Many of you must have marveled at the number of typefaces offered at astonishing introductory discounts these days. A large, well-equipped font family at the price of a single font — that would have sounded like commercial suicide three years ago. It has now proved to be an effective way of promoting fonts, at least for some. MyFonts, your humble distributor, doesn’t decide about promotions. It’s our partners, the foundries, that come up with these ideas. But one thing we’re certainly pleased about is that so many people buy complete font families now. To have many weights to play with, from Thin to Black, can be so much more rewarding than making do with a couple of weights, just because you can’t afford more... And as this newsletter shows, there are still fonts that become popular simply on the strength of a great design.
This month’s Rising Stars
Buying the complete Quan clan at the current crazy introductory discount gives you two families for the price of, well, one single font: a very usable, clean sans, and a rounded sub-family for added tastiness and fun. Chatnarong Jingsuphatada of Bangkok-based Typesketchbook has a knack for taking popular genres and adding unusual stylistic features and quirks to give the font a personal touch. Quan has eight weights with simple obliques, and rounded versions for all of them — 32 fonts in all at the price of a few drinks. Offer ends March 21, 2013.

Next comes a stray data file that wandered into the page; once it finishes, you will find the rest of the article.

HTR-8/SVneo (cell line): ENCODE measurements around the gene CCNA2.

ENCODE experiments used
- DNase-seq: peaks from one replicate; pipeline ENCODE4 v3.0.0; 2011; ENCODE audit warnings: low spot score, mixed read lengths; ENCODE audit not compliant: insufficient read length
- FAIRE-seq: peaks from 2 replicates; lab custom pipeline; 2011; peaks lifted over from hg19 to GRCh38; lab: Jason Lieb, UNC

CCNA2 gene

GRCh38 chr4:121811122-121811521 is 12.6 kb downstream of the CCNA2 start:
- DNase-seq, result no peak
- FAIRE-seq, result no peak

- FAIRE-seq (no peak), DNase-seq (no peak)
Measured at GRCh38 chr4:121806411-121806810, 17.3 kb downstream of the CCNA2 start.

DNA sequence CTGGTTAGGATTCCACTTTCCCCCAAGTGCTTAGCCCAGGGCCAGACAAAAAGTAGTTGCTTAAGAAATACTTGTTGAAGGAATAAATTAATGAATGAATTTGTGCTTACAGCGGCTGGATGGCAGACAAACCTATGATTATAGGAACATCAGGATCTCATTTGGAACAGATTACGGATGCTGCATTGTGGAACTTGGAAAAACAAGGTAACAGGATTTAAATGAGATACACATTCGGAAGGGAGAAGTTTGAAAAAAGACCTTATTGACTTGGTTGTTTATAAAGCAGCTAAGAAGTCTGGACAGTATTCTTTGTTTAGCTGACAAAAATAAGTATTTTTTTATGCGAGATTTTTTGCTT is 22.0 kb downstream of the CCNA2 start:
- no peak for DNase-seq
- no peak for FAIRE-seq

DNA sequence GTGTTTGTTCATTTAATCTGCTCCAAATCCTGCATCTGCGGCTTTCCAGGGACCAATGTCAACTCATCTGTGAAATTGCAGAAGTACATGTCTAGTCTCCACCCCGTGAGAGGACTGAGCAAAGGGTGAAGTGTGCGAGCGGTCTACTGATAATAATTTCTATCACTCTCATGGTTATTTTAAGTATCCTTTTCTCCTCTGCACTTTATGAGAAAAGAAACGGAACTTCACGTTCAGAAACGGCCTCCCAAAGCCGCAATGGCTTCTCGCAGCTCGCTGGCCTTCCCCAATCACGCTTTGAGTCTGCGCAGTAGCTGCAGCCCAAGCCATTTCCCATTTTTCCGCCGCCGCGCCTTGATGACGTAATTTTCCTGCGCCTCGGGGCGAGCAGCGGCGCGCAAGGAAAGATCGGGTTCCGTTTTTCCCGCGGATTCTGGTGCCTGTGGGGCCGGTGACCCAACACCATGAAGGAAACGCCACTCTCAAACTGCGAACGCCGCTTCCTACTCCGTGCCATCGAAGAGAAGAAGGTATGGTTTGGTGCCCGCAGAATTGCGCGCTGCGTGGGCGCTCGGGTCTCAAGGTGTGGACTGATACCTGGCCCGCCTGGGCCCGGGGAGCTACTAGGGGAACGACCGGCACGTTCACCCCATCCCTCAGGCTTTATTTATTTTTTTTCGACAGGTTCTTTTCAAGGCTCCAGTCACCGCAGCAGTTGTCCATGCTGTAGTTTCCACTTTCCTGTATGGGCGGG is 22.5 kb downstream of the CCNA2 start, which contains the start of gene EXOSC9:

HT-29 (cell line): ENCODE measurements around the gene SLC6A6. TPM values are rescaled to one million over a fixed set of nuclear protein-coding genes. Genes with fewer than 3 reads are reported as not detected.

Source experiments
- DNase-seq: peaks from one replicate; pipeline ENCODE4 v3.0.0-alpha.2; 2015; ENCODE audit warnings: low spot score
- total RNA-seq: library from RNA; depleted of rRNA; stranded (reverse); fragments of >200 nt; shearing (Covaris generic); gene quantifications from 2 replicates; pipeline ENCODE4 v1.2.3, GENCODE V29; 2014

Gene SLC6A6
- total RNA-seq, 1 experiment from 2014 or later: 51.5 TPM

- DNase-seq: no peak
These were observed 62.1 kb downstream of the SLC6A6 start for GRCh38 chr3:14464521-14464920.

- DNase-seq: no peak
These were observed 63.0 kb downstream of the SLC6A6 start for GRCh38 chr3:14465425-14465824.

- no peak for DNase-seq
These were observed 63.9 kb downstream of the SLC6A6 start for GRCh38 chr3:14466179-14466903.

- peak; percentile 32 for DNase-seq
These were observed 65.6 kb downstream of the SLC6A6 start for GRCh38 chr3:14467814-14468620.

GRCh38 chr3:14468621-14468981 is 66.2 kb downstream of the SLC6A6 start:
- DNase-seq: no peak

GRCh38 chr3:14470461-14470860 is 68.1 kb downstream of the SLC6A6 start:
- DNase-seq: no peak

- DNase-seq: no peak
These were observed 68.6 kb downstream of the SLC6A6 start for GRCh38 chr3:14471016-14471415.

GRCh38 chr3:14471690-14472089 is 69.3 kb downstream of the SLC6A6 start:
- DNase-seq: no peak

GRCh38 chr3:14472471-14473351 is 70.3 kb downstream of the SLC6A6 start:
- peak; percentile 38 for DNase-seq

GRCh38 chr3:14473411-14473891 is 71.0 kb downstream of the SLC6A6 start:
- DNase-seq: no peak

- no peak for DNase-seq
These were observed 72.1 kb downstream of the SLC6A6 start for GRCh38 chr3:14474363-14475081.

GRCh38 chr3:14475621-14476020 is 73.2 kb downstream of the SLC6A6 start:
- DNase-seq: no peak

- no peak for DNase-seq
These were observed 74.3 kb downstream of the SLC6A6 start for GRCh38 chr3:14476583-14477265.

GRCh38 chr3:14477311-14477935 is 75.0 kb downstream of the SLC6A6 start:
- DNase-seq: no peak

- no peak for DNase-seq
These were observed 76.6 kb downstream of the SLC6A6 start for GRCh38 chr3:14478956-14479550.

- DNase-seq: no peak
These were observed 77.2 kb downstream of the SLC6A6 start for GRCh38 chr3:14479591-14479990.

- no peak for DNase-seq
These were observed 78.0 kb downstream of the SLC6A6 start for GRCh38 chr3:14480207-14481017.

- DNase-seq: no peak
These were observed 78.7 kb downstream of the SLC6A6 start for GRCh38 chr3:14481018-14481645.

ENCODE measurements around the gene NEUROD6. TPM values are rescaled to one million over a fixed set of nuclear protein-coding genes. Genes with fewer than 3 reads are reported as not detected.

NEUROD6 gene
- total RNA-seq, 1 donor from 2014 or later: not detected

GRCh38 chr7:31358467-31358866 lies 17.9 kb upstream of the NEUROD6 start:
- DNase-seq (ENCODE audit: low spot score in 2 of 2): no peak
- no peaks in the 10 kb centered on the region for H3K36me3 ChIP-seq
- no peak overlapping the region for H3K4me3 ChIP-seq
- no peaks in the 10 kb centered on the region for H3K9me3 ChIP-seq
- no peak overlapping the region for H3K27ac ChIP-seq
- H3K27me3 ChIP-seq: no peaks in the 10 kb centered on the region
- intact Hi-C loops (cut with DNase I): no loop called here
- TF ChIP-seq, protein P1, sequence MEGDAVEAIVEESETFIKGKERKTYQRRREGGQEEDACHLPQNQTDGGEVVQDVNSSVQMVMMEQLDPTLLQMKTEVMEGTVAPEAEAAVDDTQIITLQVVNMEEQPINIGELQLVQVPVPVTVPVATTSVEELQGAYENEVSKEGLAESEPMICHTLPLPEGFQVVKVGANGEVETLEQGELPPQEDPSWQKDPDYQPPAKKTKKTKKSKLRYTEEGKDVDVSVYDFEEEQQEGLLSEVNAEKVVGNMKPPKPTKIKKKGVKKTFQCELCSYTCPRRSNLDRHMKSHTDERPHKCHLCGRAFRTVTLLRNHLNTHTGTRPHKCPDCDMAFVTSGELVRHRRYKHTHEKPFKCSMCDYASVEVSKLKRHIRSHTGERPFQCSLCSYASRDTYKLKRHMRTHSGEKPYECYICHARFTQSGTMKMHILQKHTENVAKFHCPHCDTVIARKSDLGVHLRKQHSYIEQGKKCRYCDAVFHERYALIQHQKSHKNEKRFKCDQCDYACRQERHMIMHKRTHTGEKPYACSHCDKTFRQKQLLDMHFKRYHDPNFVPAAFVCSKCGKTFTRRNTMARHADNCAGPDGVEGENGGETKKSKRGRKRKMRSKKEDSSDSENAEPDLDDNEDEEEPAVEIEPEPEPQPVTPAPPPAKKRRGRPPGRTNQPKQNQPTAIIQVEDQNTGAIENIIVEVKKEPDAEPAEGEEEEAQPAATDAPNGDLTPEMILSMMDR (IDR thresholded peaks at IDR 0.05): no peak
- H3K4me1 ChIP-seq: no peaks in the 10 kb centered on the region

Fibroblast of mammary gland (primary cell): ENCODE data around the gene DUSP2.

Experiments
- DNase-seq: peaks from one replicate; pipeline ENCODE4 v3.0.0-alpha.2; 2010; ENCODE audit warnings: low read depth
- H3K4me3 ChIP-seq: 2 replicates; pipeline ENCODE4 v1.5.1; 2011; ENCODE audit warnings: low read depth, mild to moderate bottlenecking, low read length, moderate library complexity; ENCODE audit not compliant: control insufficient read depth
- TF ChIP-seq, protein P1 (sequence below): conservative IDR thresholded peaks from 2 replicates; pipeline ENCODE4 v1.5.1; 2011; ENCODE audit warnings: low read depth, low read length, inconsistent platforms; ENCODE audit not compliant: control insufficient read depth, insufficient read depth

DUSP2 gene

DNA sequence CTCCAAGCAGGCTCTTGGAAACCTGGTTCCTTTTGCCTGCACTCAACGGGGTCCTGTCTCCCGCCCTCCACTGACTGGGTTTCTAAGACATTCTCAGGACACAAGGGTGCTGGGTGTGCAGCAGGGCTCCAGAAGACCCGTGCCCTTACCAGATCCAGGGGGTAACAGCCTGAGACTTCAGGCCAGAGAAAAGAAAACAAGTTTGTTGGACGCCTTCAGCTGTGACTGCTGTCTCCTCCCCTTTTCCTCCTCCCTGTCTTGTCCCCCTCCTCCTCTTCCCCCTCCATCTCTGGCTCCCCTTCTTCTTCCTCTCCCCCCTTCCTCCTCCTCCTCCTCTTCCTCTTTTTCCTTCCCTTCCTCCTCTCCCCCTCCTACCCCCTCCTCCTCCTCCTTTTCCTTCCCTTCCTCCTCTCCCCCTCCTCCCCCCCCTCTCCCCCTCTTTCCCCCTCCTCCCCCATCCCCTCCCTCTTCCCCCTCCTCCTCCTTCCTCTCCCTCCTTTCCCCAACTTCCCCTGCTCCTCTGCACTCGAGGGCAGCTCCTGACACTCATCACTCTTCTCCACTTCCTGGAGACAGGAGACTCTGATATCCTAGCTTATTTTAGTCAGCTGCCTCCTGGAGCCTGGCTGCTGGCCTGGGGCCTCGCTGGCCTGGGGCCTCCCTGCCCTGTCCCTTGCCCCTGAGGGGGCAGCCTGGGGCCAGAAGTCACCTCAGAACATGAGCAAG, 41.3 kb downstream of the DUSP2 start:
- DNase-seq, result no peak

In last month’s Creative Characters newsletter, Dave Rowland of Schizotype told the compelling story of how he went from being an enthusiastic amateur to a skillful type designer in just a few years, guided by his relentless curiosity and determination to improve. The interview coincided with the publication of Ollie, possibly Rowland’s most sophisticated script font to date. Inspired by hand-painted signage lettering, the font oozes a laid-back attitude, but don’t be fooled: it has some muscular OpenType power under the hood. With around 900 glyphs, there’s lots of scope here for creating a convincingly hand-made flow when using software supporting OpenType’s Contextual Alternates feature. Swash characters and ligatures offer even more variety, making this a great font for packaging, branding and logos.